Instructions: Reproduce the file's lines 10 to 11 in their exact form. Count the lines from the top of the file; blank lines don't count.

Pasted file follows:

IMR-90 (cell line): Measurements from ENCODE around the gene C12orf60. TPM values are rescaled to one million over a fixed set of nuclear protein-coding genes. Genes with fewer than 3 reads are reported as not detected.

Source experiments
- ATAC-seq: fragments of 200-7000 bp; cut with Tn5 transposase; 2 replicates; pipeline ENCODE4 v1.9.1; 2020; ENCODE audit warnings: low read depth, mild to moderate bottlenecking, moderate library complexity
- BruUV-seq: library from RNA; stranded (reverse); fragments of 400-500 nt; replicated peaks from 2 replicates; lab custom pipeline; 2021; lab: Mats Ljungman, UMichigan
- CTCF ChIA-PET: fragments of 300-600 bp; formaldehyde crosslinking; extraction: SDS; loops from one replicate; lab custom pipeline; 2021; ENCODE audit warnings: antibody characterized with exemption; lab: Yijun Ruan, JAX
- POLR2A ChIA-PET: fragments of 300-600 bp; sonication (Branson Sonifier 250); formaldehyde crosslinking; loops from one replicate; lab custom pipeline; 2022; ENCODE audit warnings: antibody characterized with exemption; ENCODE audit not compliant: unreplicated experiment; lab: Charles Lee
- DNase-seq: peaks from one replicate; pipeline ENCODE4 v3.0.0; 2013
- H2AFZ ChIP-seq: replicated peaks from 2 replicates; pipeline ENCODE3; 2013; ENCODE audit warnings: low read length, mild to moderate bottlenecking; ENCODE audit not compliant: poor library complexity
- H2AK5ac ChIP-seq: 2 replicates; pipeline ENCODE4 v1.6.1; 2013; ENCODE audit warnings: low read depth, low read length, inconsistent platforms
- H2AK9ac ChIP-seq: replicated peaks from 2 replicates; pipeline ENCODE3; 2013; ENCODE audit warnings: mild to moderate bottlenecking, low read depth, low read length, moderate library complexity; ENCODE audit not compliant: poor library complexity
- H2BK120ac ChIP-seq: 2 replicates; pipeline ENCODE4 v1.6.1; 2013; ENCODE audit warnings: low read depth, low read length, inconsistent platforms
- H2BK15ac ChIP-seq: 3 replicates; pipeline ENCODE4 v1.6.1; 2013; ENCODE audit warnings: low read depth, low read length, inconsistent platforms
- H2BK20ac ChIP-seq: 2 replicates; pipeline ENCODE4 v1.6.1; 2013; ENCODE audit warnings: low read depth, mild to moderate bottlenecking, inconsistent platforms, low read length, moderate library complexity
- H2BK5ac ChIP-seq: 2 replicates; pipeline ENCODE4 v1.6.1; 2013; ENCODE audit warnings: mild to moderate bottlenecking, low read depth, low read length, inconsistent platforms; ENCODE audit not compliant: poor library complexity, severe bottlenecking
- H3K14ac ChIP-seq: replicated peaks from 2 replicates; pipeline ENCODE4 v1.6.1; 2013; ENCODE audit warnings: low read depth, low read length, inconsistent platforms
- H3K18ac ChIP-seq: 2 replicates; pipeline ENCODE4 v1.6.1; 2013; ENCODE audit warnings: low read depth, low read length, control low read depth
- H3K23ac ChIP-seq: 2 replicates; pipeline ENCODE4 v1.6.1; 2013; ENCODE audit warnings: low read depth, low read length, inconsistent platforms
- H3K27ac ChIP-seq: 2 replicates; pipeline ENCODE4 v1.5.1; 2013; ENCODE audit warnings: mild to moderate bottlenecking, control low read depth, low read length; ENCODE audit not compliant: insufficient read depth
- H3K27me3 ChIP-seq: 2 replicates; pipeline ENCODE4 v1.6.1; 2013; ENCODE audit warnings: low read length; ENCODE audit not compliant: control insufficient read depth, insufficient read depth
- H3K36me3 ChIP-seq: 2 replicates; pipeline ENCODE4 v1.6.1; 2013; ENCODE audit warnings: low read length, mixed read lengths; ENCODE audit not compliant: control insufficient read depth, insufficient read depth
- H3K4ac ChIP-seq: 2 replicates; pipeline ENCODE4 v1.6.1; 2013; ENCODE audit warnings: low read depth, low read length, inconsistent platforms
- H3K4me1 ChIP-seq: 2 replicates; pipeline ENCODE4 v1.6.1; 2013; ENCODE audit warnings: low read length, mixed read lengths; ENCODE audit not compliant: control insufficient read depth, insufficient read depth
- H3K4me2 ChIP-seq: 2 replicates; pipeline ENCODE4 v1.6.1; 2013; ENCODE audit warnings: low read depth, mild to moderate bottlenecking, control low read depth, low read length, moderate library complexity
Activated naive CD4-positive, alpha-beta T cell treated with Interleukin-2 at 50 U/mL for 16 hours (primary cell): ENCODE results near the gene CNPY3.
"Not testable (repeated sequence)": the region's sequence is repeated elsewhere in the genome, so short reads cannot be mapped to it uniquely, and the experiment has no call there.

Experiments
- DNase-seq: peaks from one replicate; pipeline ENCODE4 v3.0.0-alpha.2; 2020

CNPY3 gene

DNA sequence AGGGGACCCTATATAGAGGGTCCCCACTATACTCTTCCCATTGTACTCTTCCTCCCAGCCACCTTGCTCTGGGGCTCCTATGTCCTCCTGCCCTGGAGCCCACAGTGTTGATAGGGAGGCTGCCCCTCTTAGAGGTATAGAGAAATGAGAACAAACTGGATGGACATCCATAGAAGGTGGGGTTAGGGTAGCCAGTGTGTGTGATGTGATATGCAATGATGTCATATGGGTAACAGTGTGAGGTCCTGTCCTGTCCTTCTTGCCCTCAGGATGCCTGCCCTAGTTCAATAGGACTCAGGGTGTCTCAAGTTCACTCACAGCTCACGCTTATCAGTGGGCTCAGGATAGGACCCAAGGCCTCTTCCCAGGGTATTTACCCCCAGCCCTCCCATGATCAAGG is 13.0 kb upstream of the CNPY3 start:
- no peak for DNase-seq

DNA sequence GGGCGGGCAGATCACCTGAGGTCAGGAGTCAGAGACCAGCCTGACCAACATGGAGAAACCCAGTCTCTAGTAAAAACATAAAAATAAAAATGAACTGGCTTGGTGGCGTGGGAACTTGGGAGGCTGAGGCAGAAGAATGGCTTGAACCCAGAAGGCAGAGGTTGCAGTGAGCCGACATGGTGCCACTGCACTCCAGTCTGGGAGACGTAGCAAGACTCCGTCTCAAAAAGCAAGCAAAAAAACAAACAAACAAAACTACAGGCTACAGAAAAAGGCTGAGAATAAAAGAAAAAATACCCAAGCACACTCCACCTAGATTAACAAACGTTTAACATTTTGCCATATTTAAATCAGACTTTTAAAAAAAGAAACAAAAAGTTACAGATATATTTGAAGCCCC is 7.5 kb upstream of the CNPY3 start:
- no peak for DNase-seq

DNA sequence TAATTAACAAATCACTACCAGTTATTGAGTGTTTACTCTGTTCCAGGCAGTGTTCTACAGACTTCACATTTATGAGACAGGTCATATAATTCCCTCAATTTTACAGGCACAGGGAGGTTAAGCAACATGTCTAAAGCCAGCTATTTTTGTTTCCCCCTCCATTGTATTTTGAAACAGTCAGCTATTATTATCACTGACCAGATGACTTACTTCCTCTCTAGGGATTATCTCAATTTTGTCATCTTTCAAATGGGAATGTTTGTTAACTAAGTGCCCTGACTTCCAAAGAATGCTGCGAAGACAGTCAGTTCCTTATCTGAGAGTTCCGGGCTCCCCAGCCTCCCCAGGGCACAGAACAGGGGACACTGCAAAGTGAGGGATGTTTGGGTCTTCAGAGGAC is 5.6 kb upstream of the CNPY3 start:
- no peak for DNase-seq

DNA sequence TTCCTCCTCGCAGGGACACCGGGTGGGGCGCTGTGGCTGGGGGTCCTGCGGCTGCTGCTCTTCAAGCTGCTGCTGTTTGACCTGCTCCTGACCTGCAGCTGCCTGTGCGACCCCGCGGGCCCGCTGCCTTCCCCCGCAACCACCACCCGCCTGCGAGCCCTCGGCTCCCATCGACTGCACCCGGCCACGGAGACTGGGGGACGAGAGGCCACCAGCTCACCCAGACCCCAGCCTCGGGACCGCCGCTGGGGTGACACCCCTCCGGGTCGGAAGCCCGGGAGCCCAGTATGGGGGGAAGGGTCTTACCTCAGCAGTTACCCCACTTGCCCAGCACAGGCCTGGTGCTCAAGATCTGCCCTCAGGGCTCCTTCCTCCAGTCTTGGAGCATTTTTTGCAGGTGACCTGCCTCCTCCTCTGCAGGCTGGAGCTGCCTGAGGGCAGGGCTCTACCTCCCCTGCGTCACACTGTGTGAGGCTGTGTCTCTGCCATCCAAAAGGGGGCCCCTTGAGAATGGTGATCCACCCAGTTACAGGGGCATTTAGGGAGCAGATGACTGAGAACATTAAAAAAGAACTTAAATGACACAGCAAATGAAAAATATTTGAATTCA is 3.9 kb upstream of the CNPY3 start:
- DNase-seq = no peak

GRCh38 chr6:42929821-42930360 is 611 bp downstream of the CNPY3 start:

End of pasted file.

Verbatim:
- H2AK9ac ChIP-seq: replicated peaks from 2 replicates; pipeline ENCODE3; 2013; ENCODE audit warnings: mild to moderate bottlenecking, low read depth, low read length, moderate library complexity; ENCODE audit not compliant: poor library complexity
- H2BK120ac ChIP-seq: 2 replicates; pipeline ENCODE4 v1.6.1; 2013; ENCODE audit warnings: low read depth, low read length, inconsistent platforms